During the floor debate over a defense re-authorization bill that contained a provision extending the battlefield in the war on terror to the American homeland, and thus the government’s authority to treat American citizens like enemy combatants, Senator Rand Paul ran through some of the criteria the government uses to determine who might be a terrorist.
Provisions like…having guns. Having more than seven days of groceries. Missing fingers on your hands.
I don’t think there’s anything wrong necessarily wrong with the government finding a certain things like stockpiling weapons, etc. to be suspicious activity. But in civilian courts, the government must prove that such suspicious are evidence of an actual crime and they must prove that beyond a reasonable doubt in an environment where the defendant is entitled to certain rights.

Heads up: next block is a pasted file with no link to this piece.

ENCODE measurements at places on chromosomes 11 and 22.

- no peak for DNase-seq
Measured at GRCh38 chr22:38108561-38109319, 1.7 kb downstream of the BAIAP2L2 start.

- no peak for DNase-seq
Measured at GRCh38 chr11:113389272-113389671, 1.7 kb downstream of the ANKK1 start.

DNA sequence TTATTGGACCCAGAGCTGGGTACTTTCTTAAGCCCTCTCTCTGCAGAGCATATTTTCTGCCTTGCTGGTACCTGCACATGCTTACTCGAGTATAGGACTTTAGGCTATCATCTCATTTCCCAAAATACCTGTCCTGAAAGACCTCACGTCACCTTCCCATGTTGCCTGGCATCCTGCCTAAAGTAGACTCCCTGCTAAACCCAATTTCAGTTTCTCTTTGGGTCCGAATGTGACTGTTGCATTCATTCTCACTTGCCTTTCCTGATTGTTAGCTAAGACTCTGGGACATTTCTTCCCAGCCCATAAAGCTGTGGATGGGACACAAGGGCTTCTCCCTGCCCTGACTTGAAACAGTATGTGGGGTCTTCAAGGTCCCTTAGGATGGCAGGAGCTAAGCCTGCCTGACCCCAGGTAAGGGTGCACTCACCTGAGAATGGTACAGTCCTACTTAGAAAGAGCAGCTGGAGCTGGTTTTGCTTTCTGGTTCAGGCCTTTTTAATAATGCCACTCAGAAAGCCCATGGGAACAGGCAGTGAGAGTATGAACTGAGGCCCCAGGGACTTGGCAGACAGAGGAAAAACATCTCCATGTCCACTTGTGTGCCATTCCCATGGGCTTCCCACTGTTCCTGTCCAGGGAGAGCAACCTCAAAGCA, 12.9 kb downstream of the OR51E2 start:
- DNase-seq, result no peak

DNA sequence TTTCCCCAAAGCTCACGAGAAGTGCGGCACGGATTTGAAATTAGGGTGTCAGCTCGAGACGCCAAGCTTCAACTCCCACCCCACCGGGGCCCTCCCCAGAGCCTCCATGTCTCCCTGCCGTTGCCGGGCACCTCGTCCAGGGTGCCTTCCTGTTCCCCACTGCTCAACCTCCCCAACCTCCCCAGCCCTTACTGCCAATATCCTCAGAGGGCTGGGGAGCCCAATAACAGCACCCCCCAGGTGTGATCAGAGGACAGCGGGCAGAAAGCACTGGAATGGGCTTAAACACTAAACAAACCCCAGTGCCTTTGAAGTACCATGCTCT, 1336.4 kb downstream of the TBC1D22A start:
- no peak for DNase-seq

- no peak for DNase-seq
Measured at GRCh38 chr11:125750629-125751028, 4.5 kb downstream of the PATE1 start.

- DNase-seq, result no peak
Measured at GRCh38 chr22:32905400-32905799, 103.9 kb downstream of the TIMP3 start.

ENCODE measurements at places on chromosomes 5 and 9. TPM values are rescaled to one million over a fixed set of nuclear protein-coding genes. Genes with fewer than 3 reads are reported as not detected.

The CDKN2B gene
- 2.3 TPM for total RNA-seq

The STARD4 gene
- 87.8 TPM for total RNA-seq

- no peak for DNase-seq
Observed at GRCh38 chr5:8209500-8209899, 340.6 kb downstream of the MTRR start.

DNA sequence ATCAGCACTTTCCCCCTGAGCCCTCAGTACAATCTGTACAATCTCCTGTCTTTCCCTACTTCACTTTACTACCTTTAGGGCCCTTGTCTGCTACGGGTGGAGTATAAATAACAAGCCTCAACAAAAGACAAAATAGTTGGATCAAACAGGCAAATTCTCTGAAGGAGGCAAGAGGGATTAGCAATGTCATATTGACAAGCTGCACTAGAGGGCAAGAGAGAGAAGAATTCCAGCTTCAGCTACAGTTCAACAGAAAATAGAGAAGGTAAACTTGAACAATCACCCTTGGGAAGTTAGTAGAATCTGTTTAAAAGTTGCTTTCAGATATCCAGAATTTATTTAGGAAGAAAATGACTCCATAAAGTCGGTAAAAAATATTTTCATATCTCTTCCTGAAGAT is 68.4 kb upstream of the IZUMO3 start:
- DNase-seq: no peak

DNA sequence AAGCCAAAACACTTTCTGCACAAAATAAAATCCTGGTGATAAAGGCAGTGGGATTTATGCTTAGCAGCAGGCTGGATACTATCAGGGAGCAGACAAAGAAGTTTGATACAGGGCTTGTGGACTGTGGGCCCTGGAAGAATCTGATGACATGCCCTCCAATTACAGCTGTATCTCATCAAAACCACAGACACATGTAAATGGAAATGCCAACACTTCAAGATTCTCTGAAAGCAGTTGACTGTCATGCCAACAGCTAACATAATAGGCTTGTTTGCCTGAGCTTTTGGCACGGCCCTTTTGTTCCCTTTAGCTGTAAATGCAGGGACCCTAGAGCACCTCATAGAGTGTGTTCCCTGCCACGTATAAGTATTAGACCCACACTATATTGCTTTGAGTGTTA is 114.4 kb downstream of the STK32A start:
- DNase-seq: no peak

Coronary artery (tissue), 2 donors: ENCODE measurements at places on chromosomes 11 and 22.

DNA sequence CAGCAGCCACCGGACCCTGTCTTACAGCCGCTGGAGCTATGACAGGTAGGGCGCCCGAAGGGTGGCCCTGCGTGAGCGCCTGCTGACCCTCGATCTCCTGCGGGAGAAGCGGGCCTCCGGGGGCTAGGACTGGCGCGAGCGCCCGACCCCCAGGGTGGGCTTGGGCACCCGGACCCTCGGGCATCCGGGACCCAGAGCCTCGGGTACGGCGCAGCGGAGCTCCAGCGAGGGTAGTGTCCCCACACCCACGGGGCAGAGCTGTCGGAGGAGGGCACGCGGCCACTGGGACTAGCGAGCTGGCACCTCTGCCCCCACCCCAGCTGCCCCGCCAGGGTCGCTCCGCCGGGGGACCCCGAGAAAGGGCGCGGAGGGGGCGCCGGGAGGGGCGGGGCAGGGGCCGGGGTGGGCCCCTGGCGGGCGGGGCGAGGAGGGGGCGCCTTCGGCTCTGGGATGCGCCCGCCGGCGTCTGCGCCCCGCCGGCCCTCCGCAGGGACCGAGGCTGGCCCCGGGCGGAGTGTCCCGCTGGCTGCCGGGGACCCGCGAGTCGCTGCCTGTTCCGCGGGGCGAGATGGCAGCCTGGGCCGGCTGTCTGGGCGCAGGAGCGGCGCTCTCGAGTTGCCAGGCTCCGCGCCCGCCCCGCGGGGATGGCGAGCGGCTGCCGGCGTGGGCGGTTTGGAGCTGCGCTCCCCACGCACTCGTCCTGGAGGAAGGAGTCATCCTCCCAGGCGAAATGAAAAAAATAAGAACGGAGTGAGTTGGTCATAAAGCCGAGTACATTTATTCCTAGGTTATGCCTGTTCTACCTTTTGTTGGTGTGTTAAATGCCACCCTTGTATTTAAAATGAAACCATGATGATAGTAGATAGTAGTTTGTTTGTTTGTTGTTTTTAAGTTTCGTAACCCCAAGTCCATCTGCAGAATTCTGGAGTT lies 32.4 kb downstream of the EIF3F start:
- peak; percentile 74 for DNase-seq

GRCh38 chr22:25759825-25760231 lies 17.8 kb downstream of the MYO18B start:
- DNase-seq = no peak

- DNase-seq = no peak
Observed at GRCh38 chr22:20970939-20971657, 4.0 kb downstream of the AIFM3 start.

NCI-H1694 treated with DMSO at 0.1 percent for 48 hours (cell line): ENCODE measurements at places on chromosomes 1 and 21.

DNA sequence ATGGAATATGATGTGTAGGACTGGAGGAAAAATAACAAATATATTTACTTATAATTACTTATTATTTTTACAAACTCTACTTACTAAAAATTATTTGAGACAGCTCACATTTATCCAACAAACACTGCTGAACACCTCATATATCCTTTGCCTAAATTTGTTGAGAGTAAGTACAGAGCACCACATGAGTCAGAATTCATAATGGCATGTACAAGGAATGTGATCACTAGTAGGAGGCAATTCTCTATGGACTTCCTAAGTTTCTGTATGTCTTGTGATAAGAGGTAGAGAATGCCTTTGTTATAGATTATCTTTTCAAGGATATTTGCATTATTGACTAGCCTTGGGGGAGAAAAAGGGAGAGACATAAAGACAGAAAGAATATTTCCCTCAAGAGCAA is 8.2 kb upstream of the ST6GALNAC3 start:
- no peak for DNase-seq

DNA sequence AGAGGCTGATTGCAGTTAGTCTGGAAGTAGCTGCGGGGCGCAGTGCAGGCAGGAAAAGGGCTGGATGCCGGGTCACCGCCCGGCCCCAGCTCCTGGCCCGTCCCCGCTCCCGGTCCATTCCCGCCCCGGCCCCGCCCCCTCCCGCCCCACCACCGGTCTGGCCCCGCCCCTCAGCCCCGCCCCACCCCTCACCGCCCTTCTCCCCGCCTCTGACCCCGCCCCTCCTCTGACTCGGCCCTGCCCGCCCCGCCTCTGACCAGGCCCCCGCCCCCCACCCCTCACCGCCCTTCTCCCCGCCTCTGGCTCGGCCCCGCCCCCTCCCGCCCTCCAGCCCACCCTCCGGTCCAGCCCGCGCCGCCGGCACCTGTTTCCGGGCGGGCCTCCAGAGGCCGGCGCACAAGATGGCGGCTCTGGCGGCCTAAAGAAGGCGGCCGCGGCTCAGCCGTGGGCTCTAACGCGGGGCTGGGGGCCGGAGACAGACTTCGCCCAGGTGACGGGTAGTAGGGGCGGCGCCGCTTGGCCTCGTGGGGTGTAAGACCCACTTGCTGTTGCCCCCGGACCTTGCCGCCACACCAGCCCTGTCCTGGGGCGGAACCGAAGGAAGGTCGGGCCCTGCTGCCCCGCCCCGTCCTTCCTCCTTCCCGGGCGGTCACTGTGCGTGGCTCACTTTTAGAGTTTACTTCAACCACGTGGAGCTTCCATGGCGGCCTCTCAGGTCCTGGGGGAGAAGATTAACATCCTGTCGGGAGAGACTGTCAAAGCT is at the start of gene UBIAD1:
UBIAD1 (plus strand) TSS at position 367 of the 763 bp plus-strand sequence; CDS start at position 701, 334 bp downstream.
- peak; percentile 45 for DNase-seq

The problem is when the government re-defines the environment to be a battlefield, and re-defines the defendant as an enemy combatant, and suddenly things like standards of evidence, due process and the concept of innocence until guilt is proven disappear.
We all want the government to find and stop terrorists. But we also know that the government tends to abuse its power, and shouldn’t get carte blanche in pursuit of that goal.